Category: Android News Info

Gadget Review: Lightspeed iHelicopter

I’m always intrigued by some of the displays and product demonstrations that I come across in indoor shopping malls. You know, the boomerangs, the magnetic bracelets and those pesky remote controlled helicopters. Well, the iHelicopter from Lightspeed fits right into this category of amazement, and I was privy to try one out this holiday season. The iHelicopter is an actual working machine that can fly throughout your house or possibly outdoors on a calm day all while being controlled from an iPhone, iPad, or Android mobile device.

Prior to takeoff, there are a few steps that need attention, and do note that they take a bit of time, so don’t think that your gift recipient will be flying right out of the box.  Namely, preparation comes in the form of charging not just the helicopter, but also the signal remote that attaches to your mobile device.  I needed to wait a good 30-40 minutes for each before I was flying. Granted, you could probably get by on a shorter charge, but I wanted the full 8+ minutes of fly time that was quoted on a full charge.

As the chopper was charging, I downloaded and installed the “Copter Controller” free app on my Droid X. When both the helicopter and the receiver were fully charged, I turned on the helicopter, attached the receiver to my phone, and opened the app. There were a few buttons on screen, and after experimenting a bit (the included instructions actually were helpful, but I wanted to see if I could figure it out without them), I saw flashing lights on my chopper and a blue light on my receiver. Taking these to be good signs, I went ahead and practiced a few takeoffs and landings as recommended by the manual.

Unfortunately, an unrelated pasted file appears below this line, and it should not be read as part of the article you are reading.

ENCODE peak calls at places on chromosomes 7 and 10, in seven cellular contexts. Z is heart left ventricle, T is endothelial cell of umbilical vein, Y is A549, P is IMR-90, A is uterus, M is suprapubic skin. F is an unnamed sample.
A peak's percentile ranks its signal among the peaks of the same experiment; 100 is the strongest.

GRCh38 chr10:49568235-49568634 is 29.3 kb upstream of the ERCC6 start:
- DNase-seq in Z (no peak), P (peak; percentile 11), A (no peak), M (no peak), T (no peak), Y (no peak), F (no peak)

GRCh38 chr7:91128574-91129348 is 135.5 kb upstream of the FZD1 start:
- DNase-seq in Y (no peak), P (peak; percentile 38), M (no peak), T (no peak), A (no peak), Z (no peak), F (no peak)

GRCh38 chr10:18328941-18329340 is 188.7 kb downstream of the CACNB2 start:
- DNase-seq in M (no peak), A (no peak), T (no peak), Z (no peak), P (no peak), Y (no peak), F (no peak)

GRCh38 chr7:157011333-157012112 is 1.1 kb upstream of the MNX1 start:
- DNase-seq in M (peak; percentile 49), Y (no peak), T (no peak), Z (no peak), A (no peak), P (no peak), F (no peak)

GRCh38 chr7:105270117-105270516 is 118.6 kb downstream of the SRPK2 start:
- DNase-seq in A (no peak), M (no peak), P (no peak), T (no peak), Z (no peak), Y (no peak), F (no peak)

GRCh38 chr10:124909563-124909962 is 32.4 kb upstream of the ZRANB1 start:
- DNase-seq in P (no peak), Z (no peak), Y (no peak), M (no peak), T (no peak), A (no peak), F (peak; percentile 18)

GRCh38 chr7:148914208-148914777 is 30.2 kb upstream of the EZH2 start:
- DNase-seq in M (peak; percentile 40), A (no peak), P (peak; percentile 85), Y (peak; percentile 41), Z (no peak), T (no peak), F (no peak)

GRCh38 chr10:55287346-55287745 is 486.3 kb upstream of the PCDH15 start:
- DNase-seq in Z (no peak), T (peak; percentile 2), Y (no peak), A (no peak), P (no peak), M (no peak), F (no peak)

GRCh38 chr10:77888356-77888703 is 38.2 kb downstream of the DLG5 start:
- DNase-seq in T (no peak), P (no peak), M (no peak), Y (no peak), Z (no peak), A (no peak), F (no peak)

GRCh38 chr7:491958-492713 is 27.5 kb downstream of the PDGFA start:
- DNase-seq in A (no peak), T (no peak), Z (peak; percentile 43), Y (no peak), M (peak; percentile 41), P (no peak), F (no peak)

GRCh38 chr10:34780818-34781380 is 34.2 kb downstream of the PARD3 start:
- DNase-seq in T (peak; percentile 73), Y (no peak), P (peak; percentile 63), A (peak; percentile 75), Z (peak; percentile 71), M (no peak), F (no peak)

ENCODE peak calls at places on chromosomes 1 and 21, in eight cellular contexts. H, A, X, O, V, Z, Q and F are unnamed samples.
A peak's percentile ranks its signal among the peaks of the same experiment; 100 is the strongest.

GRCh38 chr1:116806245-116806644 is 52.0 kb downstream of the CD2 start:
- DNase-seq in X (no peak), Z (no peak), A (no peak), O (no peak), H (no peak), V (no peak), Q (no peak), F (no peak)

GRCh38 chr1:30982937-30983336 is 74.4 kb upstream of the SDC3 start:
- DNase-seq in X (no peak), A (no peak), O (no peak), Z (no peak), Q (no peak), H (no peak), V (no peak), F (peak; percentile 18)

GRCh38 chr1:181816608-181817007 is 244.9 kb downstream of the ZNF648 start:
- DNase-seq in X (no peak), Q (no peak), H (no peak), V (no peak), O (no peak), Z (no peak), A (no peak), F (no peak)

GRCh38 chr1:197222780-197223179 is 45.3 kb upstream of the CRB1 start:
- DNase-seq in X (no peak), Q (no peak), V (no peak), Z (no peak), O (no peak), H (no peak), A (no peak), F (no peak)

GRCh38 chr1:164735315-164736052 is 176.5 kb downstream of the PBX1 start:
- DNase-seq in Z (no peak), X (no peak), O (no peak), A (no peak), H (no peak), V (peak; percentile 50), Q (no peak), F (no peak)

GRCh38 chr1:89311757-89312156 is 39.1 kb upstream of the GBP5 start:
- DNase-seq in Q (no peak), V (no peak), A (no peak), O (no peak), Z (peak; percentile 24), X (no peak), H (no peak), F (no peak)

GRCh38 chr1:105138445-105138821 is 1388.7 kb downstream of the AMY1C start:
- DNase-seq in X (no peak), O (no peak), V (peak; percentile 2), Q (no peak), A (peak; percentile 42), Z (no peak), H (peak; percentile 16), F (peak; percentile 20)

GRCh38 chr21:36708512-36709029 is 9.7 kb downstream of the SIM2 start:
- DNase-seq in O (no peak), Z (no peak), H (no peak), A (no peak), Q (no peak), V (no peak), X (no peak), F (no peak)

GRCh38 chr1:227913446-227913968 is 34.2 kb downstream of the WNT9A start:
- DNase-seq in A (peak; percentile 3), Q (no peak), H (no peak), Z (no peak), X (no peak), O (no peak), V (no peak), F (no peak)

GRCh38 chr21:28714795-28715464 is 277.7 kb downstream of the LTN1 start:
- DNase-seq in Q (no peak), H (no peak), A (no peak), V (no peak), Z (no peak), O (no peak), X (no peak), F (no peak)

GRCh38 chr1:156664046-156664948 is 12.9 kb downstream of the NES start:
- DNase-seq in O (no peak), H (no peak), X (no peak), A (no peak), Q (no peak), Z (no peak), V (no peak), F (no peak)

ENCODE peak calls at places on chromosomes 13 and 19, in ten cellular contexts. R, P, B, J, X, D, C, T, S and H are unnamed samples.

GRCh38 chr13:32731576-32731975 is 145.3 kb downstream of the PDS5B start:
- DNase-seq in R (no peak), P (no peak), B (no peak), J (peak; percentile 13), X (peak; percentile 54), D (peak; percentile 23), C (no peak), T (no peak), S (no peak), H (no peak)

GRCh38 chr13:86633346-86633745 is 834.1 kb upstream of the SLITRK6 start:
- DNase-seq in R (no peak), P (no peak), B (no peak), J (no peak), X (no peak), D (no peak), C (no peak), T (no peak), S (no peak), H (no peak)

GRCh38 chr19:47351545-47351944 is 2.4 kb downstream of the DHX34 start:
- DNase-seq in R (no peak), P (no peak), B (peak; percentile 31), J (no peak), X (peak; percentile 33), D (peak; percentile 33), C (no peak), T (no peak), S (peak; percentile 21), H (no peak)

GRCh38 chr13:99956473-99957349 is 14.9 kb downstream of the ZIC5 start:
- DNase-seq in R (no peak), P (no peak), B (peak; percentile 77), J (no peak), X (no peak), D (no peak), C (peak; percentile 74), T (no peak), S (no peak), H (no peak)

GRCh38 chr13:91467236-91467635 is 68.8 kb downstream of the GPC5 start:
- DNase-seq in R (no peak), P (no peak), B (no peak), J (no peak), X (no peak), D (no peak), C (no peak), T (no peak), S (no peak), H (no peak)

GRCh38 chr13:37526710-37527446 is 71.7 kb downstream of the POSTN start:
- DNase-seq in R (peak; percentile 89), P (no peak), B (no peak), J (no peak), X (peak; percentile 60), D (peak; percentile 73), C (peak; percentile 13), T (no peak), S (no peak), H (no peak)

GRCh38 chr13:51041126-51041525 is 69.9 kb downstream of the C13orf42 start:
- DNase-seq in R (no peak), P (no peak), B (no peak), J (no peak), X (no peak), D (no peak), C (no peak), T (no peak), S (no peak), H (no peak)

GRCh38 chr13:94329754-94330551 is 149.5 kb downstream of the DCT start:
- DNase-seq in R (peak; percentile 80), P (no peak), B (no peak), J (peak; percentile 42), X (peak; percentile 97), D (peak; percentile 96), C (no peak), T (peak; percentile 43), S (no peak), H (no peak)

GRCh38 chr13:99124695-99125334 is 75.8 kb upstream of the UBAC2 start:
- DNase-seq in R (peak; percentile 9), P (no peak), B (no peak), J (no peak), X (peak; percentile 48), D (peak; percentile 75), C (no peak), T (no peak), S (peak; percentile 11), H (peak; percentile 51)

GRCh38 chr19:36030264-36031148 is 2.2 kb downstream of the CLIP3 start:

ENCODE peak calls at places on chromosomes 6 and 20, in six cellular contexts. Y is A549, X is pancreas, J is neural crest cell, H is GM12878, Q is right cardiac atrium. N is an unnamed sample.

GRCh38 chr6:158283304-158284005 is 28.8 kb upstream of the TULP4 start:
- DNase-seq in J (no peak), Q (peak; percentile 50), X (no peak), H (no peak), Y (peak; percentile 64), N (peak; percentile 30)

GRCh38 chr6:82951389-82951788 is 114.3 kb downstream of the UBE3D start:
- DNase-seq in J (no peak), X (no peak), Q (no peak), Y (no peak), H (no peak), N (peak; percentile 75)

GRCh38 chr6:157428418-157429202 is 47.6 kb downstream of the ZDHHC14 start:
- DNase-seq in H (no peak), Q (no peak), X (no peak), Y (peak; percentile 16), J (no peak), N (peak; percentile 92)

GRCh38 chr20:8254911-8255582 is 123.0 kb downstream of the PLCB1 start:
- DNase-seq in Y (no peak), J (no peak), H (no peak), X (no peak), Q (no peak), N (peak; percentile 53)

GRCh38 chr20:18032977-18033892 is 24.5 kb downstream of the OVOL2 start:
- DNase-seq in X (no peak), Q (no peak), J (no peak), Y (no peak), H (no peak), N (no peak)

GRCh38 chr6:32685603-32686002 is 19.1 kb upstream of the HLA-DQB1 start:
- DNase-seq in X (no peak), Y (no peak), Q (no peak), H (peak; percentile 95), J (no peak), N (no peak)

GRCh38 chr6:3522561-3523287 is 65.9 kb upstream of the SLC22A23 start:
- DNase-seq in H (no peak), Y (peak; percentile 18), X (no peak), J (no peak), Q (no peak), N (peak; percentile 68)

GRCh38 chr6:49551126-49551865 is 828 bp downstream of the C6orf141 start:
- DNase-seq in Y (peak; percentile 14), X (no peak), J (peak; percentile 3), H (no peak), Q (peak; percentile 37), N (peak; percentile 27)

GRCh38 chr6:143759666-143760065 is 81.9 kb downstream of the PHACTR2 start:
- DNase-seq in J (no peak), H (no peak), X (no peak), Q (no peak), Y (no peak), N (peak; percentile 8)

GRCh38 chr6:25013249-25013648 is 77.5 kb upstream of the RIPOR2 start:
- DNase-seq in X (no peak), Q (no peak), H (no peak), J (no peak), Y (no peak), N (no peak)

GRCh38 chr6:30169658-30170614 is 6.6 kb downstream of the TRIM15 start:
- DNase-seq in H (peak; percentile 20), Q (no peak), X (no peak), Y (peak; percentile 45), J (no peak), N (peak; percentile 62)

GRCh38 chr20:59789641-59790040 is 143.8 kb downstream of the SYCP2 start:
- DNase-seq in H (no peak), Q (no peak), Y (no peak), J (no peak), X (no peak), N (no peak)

Soon, I was flying a helicopter in my basement, and save for the limited space, the experience was quite enjoyable. The machine proved to be rather durable, as I had multiple crash landings on a hard ceramic tile floor. However, this is certainly not a toy for a toddler, as the blades remain quite fragile and would certainly crumble if handled improperly. Still, if supervised by an adult, a young one could have some fun and a unique experience of flight with the iHelicopter.

Back to the mall, you always wonder whether it’s the skill of the salesperson that makes it look so easy to control a remote controlled helicopter. And you wonder whether it would be worth the money to purchase and try later on your own. For about $50 US, the iHelicopter is a reasonably priced device that can offer entertainment for a wide variety of ages. Perhaps paired with another helicopter or two, simulated missions or flight shows could be had in your basement or backyard.

Article Author: David Chan

David Chan is the Science/Technology and Gaming editor at Blogcritics. He enjoys gadgets, sports, and caring for his newborn son. During the day, he is the Technology Integration Specialist at Evanston Township High School. …

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Review: Free software runs Android apps from within Windows

BlueStacks announced that a free alpha version of its software allowing Windows 7 users to run Android apps is now downloadable — so naturally, we had to give it a try. The initial BlueStacks App Player comes with ten apps and allows an additional 26 to be installed, while a related Cloud Connect service allows pushing apps from a user’s phone to his or her desktop PC, the company says.

The BlueStacks App Player was first announced back in May — see later in this story for more background — and later promised for release with ViewSonic’s ViewPad 10Pro tablet. It gives users “one-click access to their favorite Android apps right on their Windows 7 PCs, via a gadget that may be clicked on to view a list of installed software (below).